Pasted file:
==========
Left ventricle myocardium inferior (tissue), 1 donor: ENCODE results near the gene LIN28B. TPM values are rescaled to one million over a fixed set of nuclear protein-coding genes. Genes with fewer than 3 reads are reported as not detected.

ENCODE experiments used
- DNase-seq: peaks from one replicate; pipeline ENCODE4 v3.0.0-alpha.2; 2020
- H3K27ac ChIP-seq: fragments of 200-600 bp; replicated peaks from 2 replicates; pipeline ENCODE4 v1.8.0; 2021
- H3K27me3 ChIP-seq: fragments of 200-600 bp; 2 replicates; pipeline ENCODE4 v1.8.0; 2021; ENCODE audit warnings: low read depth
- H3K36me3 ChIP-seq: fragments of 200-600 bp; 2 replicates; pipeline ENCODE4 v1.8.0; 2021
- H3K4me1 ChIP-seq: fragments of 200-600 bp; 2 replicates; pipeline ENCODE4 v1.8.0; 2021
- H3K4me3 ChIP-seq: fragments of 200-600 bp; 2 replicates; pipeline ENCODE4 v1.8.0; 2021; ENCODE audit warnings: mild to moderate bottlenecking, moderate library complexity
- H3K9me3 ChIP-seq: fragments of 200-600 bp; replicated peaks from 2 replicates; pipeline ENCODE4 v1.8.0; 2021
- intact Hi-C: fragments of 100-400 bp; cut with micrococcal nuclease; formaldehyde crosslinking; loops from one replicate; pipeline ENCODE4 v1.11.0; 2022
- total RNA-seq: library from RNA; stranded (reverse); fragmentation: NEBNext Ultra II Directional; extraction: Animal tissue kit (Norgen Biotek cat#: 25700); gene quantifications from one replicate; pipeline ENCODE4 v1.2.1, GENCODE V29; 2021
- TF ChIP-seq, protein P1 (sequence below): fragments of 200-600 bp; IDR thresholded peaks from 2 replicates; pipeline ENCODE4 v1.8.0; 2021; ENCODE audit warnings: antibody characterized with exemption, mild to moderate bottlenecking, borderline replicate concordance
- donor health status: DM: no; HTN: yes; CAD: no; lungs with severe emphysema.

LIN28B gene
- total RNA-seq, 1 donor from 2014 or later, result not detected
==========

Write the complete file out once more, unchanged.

Left ventricle myocardium inferior (tissue), 1 donor: ENCODE results near the gene LIN28B. TPM values are rescaled to one million over a fixed set of nuclear protein-coding genes. Genes with fewer than 3 reads are reported as not detected.

ENCODE experiments used
- DNase-seq: peaks from one replicate; pipeline ENCODE4 v3.0.0-alpha.2; 2020
- H3K27ac ChIP-seq: fragments of 200-600 bp; replicated peaks from 2 replicates; pipeline ENCODE4 v1.8.0; 2021
- H3K27me3 ChIP-seq: fragments of 200-600 bp; 2 replicates; pipeline ENCODE4 v1.8.0; 2021; ENCODE audit warnings: low read depth
- H3K36me3 ChIP-seq: fragments of 200-600 bp; 2 replicates; pipeline ENCODE4 v1.8.0; 2021
- H3K4me1 ChIP-seq: fragments of 200-600 bp; 2 replicates; pipeline ENCODE4 v1.8.0; 2021
- H3K4me3 ChIP-seq: fragments of 200-600 bp; 2 replicates; pipeline ENCODE4 v1.8.0; 2021; ENCODE audit warnings: mild to moderate bottlenecking, moderate library complexity
- H3K9me3 ChIP-seq: fragments of 200-600 bp; replicated peaks from 2 replicates; pipeline ENCODE4 v1.8.0; 2021
- intact Hi-C: fragments of 100-400 bp; cut with micrococcal nuclease; formaldehyde crosslinking; loops from one replicate; pipeline ENCODE4 v1.11.0; 2022
- total RNA-seq: library from RNA; stranded (reverse); fragmentation: NEBNext Ultra II Directional; extraction: Animal tissue kit (Norgen Biotek cat#: 25700); gene quantifications from one replicate; pipeline ENCODE4 v1.2.1, GENCODE V29; 2021
- TF ChIP-seq, protein P1 (sequence below): fragments of 200-600 bp; IDR thresholded peaks from 2 replicates; pipeline ENCODE4 v1.8.0; 2021; ENCODE audit warnings: antibody characterized with exemption, mild to moderate bottlenecking, borderline replicate concordance
- donor health status: DM: no; HTN: yes; CAD: no; lungs with severe emphysema.

LIN28B gene
- total RNA-seq, 1 donor from 2014 or later, result not detected